Christians Banned From Foster Care Adoption Over Gender Transition Beliefs
By Bob Unruh - WND News CenterAugust 10, 2023
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The state of Massachusetts is being been sued for violating the Constitution in its decision to ban faithful Catholics from the state's foster care adoption program, which currently is facing a crisis with some 1,500 children in need of families.
Becket announced on Tuesday it is in court against the commonwealth on behalf of Mike and Kitty Burke, who went through the entire application and review process for fostering needy children, and potentially adopting them, only to be refused because of their Catholic faith.
"After months of interviews and training, and after years of heartbreak, we were on the verge of finally becoming parents," the couple said in a statement released by their lawyers. "We were absolutely devastated to learn that Massachusetts would rather children sleep in the hallways of hospitals than let us welcome children in need into our home."
Becket reported that children in foster care in Massachusetts are waiting for families, as the Department of Children and Families has been unable to recruit enough foster homes or facilities.
Some 1,500 children now are without families, and, Becket reported, "The crisis has become so extreme that the state has resorted to housing children in hospitals for weeks on end."
The couple was rejected solely because of their faith, after they explained they would be supportive of any child, but could not abandon their faith's definition of sexuality.
Becket explained, "During their application process, the Burkes underwent hours of training, extensive interviews, and an examination of their home. Mike and Kitty completed the training successfully and received high marks from the instructors.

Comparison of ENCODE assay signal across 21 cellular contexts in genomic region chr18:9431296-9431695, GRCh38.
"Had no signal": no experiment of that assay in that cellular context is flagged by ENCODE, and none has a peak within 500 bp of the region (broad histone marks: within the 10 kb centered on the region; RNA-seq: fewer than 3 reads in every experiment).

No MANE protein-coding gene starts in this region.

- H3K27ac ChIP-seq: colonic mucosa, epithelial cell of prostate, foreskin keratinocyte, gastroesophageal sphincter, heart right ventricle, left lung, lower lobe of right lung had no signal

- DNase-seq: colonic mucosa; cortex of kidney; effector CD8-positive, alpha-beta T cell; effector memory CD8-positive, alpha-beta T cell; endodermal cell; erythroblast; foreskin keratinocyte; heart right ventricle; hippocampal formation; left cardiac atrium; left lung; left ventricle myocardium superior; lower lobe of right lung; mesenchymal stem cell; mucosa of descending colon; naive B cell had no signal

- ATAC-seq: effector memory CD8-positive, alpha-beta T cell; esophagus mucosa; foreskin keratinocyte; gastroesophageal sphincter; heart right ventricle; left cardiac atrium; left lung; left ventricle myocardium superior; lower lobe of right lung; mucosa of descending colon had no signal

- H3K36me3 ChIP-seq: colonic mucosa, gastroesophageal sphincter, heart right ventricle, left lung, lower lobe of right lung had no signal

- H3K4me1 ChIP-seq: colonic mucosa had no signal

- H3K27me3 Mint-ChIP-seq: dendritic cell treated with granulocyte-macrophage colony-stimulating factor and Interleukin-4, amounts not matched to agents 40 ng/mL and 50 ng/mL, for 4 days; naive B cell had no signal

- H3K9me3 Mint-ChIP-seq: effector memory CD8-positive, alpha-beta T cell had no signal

However, during their home interviews, the Burkes were troubled that many questions centered on their Catholic views about sexual orientation and gender dysphoria. In response, the Burkes emphasized that they would love and accept any child, no matter the child's future sexual orientation or struggles with gender identity."
But they also said they would continue to hold to their religious beliefs about gender and human sexuality, and for that reason they were rejected.
"It takes the heroic effort of parents like Mike and Kitty to provide vulnerable children with loving homes through foster care," explained Lori Windham, Becket senior counsel.
"Massachusetts' actions leave the Burkes, and families of other faiths, out in the cold. How can they explain this to children waiting for a home?"
The Supreme Court already has ruled on a closely related question. WND reported when the high court, in a unanimous decision, said Philadelphia could not force Catholic Social Services to violate its biblical beliefs in order to comply with the city's "non-discrimination" requirement concerning unmarried and same-sex duos.